In thinking about what to write for this Thanksgiving Day post, I thought maybe I’d share a memory of Thanksgiving from when I was a kid. But there’s a problem-I have absolutely no memory of celebrating this day when I was a child. It puzzles and surprises me. I’m sure that turkey and stuffing and cranberry sauce was had by my family, like every other family in the U.S. on this day. But in trying to come up with the details, of bringing forth a specific memory, or even just a mixed up bunch of memories, heck, even a feeling about this particular day in my history, there’s nothing there. Nothing.
Halloween is clear in my brain, with the plastic face masks that got damp and stinky from my breath, and wandering around the neighborhood with the next door neighbors for the coveted candy. Christmas, of course, with the spindly tree covered in tinsel, and the presents torn open with abandon. Valentine’s Day, signing the Scooby-Doo or Barbie Valentine’s Day cards for friends at school, the pink cupcakes my mom made for the class. Even Easter, though we never went to church and were not religious in the least, even this day is lodged in my memory with the baskets of candy and plastic green grass, the colored eggs hidden around the house and which I’d often eat once they cracked days later (ugh), the pretty pastel dresses my grandmother bought my sister and me, with the fancy hats and gloves and little purses.
They’re all there, all the holidays that marked off the seasons, that spun the wheel of the year round and round. But not this one.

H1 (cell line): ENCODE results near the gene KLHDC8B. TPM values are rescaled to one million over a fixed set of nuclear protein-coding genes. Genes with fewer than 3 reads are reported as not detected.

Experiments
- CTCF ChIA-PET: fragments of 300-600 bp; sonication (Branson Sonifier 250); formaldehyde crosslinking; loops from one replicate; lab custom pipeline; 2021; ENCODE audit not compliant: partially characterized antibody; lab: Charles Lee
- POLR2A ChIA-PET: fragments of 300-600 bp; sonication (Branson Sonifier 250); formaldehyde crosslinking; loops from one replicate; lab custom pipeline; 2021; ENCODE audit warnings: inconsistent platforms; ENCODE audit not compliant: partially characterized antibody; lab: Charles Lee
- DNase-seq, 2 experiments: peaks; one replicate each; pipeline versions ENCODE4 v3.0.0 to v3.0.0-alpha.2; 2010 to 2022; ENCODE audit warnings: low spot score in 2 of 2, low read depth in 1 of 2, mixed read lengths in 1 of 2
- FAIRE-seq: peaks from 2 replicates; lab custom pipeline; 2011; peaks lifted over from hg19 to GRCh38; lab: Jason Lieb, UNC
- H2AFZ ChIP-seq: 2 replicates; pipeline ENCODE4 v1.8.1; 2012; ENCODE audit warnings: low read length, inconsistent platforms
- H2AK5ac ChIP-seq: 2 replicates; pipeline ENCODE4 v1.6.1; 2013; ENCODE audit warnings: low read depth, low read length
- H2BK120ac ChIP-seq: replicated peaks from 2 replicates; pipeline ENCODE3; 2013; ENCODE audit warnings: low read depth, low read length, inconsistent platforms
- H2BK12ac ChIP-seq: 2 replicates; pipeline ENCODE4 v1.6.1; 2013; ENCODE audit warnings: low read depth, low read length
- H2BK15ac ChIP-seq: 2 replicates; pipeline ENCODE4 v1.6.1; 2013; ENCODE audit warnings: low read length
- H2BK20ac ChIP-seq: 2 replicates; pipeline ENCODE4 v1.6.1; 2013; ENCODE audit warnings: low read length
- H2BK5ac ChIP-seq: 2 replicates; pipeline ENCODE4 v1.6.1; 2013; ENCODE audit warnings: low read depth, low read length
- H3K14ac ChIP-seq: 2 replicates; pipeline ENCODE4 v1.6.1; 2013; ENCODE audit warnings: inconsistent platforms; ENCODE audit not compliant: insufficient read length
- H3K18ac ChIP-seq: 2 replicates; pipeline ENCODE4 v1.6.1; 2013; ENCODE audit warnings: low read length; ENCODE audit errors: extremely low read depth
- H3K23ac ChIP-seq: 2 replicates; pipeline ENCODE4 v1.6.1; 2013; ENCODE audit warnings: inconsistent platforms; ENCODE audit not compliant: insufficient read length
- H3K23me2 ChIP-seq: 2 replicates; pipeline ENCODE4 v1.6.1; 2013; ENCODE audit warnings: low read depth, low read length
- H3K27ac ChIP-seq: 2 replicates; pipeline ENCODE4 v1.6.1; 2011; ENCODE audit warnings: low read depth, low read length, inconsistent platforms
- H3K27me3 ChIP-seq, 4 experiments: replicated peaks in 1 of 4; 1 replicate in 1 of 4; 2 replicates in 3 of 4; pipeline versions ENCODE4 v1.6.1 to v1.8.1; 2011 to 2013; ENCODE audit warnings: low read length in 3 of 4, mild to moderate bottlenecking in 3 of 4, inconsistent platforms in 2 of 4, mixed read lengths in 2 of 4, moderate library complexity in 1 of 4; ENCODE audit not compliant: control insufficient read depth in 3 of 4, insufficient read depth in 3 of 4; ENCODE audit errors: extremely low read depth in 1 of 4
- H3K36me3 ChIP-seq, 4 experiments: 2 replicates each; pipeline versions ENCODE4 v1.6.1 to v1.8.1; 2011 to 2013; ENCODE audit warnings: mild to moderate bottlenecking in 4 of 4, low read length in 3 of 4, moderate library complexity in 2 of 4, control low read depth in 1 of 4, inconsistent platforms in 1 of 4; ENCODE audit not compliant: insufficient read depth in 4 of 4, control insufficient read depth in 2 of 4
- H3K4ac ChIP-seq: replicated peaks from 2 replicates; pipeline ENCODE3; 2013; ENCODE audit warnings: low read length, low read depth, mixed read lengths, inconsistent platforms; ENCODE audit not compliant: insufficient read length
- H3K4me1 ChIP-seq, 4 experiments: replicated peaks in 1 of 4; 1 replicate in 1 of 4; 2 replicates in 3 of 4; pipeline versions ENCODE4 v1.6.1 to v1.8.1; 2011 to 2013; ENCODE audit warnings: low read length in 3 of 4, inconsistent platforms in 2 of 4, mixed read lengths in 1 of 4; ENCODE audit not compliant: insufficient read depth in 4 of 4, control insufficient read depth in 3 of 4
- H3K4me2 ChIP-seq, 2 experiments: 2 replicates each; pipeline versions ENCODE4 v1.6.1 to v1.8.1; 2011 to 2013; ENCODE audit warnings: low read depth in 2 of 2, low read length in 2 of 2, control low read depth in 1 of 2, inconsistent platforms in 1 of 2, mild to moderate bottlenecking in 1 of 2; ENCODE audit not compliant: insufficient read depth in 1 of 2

So I asked my mother the other day, “Mom, we celebrated Thanksgiving when I was a kid, didn’t we?”
Yes, she made sure we had a turkey and some fixings. But Dad was rarely there, opting to go to his brother’s house to drink. My brothers were teenagers by then, and jetted from the house as soon as possible. So I think people just came and went, wolfing down a plate before going somewhere else. No one watched football in the house or cared about it. So yeah, there was food, but no grand traditions, and nothing memorable happened. Norman Rockwell it wasn’t.
I suppose that explains why I never made a big deal out of Thanksgiving most of my life. I appreciate what it’s all about, and I’m certainly thankful for what I’ve been blessed with. But my husband and I prefer a quiet day of cooking food, watching the Macy’s parade on TV with Lilly, and the football games he watches in the afternoon. If the weather is decent, I’ll go for a solitary walk. Mom will be over our house this year (her companion died last summer). I’ll call dad and check in on him, bring him a piece of chocolate cream pie.
So I’m okay with those Thanksgiving non-memories; I can live without them.
What I can’t live without is chocolate cream pie.